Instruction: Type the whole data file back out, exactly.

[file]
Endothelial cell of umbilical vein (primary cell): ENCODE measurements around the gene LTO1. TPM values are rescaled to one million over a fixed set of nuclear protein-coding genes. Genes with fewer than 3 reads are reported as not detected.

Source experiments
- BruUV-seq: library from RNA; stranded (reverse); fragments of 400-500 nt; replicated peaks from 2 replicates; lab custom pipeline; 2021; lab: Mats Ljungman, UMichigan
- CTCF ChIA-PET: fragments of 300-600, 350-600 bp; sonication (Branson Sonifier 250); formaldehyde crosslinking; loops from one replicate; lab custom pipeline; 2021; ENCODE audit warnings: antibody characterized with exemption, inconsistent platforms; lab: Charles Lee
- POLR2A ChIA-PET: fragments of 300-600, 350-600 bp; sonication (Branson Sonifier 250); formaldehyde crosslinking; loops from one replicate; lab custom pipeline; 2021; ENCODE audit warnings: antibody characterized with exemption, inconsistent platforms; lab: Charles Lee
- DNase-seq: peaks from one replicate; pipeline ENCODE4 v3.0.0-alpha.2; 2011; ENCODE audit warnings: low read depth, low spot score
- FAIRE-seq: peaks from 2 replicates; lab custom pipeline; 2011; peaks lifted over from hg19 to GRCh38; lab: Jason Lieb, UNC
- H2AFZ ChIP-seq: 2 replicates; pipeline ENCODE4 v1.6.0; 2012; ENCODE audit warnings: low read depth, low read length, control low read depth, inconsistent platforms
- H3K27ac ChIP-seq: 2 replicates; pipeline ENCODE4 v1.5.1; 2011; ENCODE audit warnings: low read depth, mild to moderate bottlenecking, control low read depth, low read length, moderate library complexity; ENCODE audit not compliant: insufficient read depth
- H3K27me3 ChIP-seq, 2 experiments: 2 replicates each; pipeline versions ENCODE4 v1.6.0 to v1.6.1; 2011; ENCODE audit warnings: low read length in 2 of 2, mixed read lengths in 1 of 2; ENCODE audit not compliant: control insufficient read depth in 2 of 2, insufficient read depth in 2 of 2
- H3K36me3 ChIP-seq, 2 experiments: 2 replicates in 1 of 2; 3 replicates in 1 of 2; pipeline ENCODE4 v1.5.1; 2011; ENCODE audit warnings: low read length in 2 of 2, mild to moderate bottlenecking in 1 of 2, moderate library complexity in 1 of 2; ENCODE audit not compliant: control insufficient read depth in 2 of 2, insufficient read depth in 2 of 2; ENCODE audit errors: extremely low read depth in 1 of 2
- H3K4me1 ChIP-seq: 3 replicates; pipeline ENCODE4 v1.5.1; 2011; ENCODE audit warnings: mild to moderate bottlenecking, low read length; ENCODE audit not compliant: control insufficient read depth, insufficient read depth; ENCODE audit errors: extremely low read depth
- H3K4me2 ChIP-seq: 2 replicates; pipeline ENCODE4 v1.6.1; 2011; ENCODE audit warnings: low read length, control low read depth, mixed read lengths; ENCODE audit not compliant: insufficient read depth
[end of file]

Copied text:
Endothelial cell of umbilical vein (primary cell): ENCODE measurements around the gene LTO1. TPM values are rescaled to one million over a fixed set of nuclear protein-coding genes. Genes with fewer than 3 reads are reported as not detected.

Source experiments
- BruUV-seq: library from RNA; stranded (reverse); fragments of 400-500 nt; replicated peaks from 2 replicates; lab custom pipeline; 2021; lab: Mats Ljungman, UMichigan
- CTCF ChIA-PET: fragments of 300-600, 350-600 bp; sonication (Branson Sonifier 250); formaldehyde crosslinking; loops from one replicate; lab custom pipeline; 2021; ENCODE audit warnings: antibody characterized with exemption, inconsistent platforms; lab: Charles Lee
- POLR2A ChIA-PET: fragments of 300-600, 350-600 bp; sonication (Branson Sonifier 250); formaldehyde crosslinking; loops from one replicate; lab custom pipeline; 2021; ENCODE audit warnings: antibody characterized with exemption, inconsistent platforms; lab: Charles Lee
- DNase-seq: peaks from one replicate; pipeline ENCODE4 v3.0.0-alpha.2; 2011; ENCODE audit warnings: low read depth, low spot score
- FAIRE-seq: peaks from 2 replicates; lab custom pipeline; 2011; peaks lifted over from hg19 to GRCh38; lab: Jason Lieb, UNC
- H2AFZ ChIP-seq: 2 replicates; pipeline ENCODE4 v1.6.0; 2012; ENCODE audit warnings: low read depth, low read length, control low read depth, inconsistent platforms
- H3K27ac ChIP-seq: 2 replicates; pipeline ENCODE4 v1.5.1; 2011; ENCODE audit warnings: low read depth, mild to moderate bottlenecking, control low read depth, low read length, moderate library complexity; ENCODE audit not compliant: insufficient read depth
- H3K27me3 ChIP-seq, 2 experiments: 2 replicates each; pipeline versions ENCODE4 v1.6.0 to v1.6.1; 2011; ENCODE audit warnings: low read length in 2 of 2, mixed read lengths in 1 of 2; ENCODE audit not compliant: control insufficient read depth in 2 of 2, insufficient read depth in 2 of 2
- H3K36me3 ChIP-seq, 2 experiments: 2 replicates in 1 of 2; 3 replicates in 1 of 2; pipeline ENCODE4 v1.5.1; 2011; ENCODE audit warnings: low read length in 2 of 2, mild to moderate bottlenecking in 1 of 2, moderate library complexity in 1 of 2; ENCODE audit not compliant: control insufficient read depth in 2 of 2, insufficient read depth in 2 of 2; ENCODE audit errors: extremely low read depth in 1 of 2
- H3K4me1 ChIP-seq: 3 replicates; pipeline ENCODE4 v1.5.1; 2011; ENCODE audit warnings: mild to moderate bottlenecking, low read length; ENCODE audit not compliant: control insufficient read depth, insufficient read depth; ENCODE audit errors: extremely low read depth
- H3K4me2 ChIP-seq: 2 replicates; pipeline ENCODE4 v1.6.1; 2011; ENCODE audit warnings: low read length, control low read depth, mixed read lengths; ENCODE audit not compliant: insufficient read depth